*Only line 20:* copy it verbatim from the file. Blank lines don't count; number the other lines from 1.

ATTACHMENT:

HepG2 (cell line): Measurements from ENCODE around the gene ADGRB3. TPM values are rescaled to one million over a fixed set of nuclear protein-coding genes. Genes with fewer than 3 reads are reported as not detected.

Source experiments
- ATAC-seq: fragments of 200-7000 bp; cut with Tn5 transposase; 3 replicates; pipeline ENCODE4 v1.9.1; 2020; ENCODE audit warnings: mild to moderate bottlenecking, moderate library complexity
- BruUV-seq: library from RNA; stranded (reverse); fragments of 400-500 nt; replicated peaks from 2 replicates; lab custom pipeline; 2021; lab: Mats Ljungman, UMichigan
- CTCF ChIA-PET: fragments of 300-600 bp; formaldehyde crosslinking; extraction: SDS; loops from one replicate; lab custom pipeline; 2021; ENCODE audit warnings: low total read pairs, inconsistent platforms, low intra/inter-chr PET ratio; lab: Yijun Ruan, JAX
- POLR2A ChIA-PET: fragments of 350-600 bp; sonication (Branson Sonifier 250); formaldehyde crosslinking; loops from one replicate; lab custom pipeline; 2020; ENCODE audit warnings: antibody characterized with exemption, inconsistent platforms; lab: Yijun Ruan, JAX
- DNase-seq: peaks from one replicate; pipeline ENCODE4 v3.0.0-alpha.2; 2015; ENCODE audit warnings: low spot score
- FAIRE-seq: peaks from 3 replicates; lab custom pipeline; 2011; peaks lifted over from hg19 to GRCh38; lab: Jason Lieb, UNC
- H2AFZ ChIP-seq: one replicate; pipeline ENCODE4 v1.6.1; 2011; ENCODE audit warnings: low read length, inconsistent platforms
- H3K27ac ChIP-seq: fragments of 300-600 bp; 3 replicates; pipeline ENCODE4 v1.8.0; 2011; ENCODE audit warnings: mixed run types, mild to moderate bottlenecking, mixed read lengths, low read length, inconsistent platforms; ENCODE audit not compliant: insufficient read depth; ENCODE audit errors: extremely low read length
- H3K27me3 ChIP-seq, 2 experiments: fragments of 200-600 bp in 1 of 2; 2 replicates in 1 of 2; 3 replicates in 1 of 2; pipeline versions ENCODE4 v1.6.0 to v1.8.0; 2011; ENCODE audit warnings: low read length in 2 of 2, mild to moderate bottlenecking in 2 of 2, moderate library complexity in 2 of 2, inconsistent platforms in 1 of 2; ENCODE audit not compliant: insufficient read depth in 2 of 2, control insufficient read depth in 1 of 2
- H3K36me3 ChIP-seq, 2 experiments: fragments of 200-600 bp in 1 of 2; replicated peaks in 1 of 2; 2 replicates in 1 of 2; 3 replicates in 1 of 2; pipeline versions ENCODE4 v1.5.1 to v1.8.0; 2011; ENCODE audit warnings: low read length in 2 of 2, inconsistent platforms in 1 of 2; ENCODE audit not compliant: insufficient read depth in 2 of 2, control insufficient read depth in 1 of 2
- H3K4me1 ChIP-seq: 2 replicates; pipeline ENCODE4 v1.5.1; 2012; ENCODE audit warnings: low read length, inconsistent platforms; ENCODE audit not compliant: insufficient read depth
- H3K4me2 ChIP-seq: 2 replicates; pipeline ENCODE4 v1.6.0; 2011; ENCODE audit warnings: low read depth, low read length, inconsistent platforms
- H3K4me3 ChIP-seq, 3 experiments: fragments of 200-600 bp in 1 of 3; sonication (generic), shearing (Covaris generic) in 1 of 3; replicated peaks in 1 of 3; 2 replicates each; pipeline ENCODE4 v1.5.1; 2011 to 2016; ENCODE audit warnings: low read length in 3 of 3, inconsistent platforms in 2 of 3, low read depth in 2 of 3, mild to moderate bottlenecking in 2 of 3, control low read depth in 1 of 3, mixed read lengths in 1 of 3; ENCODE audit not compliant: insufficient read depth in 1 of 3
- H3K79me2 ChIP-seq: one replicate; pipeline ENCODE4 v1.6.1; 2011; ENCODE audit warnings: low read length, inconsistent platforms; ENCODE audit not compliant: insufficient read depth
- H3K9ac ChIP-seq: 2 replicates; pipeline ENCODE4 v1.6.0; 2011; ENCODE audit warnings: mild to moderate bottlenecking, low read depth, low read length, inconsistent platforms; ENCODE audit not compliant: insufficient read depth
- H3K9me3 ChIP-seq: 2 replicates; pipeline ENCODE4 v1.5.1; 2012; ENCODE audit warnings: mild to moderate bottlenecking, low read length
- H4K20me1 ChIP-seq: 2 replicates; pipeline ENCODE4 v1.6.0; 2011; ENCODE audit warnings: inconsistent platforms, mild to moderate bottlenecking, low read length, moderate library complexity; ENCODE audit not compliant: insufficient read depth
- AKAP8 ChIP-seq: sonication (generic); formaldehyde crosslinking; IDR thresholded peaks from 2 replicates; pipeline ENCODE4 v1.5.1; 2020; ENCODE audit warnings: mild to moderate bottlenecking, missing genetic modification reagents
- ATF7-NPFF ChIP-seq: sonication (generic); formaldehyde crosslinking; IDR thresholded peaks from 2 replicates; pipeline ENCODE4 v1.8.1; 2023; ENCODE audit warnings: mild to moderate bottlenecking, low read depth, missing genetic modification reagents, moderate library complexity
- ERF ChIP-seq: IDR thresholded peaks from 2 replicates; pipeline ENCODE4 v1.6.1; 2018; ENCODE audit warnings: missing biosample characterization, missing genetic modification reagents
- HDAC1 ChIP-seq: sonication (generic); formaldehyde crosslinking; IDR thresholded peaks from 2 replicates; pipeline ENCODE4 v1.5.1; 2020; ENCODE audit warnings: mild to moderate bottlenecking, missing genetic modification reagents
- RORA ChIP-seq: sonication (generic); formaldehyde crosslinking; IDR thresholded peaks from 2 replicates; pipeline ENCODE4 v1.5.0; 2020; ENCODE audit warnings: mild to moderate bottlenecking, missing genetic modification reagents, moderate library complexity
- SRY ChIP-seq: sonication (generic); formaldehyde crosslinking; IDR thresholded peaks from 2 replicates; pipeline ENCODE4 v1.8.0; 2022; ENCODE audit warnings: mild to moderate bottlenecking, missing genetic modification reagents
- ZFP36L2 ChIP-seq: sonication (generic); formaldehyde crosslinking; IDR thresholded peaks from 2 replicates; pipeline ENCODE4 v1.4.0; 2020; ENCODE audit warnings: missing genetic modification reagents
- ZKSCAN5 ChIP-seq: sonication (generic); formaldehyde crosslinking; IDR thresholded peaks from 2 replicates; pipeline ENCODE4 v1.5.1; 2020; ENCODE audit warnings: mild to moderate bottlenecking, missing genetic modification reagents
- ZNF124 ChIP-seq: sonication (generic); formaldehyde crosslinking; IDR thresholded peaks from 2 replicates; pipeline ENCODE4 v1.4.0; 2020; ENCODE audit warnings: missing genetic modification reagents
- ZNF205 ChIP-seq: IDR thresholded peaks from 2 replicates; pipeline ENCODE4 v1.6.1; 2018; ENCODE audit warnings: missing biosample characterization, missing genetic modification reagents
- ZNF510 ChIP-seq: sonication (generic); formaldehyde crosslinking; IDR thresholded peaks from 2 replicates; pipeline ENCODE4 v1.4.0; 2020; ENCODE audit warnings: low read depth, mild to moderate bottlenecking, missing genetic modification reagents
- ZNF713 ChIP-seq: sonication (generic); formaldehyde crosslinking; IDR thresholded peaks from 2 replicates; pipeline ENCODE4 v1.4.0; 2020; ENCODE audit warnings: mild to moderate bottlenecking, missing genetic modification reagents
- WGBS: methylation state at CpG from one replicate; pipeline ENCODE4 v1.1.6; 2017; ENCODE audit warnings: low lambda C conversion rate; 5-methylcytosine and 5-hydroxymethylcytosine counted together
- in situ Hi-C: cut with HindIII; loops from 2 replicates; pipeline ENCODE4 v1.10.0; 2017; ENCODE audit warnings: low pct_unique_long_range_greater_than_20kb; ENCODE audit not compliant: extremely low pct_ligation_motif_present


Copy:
- AKAP8 ChIP-seq: sonication (generic); formaldehyde crosslinking; IDR thresholded peaks from 2 replicates; pipeline ENCODE4 v1.5.1; 2020; ENCODE audit warnings: mild to moderate bottlenecking, missing genetic modification reagents